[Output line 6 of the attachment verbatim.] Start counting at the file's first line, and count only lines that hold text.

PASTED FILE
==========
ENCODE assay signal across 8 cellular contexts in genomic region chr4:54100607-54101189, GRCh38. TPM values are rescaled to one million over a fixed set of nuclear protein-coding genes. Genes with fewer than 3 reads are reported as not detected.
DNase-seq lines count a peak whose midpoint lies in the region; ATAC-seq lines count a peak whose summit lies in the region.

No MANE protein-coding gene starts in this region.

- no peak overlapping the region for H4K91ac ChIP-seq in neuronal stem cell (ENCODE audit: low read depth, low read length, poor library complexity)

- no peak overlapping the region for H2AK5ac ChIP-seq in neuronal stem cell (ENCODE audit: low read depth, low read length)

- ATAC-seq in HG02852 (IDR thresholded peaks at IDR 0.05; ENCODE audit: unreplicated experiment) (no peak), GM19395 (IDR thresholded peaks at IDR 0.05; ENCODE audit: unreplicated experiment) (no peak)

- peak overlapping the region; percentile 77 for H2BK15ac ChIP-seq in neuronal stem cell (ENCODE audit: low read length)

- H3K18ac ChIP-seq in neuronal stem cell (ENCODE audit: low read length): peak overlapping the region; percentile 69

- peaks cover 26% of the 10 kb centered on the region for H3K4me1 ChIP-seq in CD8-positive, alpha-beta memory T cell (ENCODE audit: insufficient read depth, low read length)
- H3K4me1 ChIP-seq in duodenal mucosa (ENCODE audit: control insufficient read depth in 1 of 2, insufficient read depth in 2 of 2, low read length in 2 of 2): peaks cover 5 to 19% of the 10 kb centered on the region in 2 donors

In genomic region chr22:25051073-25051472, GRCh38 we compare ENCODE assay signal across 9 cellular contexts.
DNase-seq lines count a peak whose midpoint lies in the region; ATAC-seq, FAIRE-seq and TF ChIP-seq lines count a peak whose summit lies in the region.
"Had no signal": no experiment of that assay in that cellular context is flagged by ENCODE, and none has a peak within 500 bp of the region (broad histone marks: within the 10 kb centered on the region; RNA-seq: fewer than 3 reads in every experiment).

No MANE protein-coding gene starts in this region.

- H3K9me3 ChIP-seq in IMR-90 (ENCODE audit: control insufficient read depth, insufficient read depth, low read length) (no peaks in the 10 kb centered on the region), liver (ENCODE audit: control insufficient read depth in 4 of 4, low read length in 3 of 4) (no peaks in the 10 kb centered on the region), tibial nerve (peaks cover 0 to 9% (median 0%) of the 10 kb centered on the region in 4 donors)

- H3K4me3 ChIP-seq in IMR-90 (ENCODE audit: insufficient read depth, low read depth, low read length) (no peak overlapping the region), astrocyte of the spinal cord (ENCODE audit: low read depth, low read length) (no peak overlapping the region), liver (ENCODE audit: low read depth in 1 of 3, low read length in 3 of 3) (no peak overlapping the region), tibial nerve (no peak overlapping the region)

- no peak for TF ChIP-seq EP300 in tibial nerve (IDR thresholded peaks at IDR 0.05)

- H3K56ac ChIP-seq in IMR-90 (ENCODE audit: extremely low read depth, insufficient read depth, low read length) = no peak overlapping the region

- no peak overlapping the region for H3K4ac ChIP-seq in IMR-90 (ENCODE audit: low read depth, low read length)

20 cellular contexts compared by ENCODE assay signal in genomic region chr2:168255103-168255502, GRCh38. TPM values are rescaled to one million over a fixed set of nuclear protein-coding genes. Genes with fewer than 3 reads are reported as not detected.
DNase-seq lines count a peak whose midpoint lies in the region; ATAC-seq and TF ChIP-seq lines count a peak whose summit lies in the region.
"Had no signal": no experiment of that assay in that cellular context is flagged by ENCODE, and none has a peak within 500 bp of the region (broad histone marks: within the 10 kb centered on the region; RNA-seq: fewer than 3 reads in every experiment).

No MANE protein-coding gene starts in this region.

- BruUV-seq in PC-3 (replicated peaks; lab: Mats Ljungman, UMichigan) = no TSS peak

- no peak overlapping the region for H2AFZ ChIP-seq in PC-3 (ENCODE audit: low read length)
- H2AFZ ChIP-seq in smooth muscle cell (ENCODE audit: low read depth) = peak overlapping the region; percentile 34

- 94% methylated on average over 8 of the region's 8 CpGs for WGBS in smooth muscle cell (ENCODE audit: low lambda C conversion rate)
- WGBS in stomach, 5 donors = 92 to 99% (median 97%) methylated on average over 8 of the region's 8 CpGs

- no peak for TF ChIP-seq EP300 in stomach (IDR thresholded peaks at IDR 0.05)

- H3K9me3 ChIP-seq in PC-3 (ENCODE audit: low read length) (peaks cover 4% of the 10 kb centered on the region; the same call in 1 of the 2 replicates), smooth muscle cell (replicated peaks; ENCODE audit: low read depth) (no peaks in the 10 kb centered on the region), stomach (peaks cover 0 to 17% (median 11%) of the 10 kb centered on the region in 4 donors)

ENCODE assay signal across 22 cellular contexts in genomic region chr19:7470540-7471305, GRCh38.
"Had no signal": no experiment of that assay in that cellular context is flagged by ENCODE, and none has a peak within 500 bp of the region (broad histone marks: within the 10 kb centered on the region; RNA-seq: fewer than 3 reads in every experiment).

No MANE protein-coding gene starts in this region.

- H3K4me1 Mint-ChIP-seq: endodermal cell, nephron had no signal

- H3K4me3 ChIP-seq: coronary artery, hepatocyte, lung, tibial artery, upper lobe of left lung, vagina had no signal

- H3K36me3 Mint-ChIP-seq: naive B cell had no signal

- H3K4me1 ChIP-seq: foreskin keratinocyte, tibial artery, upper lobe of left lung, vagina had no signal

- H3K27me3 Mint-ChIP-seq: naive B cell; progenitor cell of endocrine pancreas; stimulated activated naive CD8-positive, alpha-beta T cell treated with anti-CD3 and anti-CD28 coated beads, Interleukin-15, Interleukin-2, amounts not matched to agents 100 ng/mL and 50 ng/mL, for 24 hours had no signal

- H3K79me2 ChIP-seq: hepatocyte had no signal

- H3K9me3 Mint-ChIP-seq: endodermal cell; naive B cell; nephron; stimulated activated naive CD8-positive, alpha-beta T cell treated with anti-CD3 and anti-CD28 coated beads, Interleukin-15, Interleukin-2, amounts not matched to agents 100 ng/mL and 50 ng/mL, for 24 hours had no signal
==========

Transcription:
- ATAC-seq in HG02852 (IDR thresholded peaks at IDR 0.05; ENCODE audit: unreplicated experiment) (no peak), GM19395 (IDR thresholded peaks at IDR 0.05; ENCODE audit: unreplicated experiment) (no peak)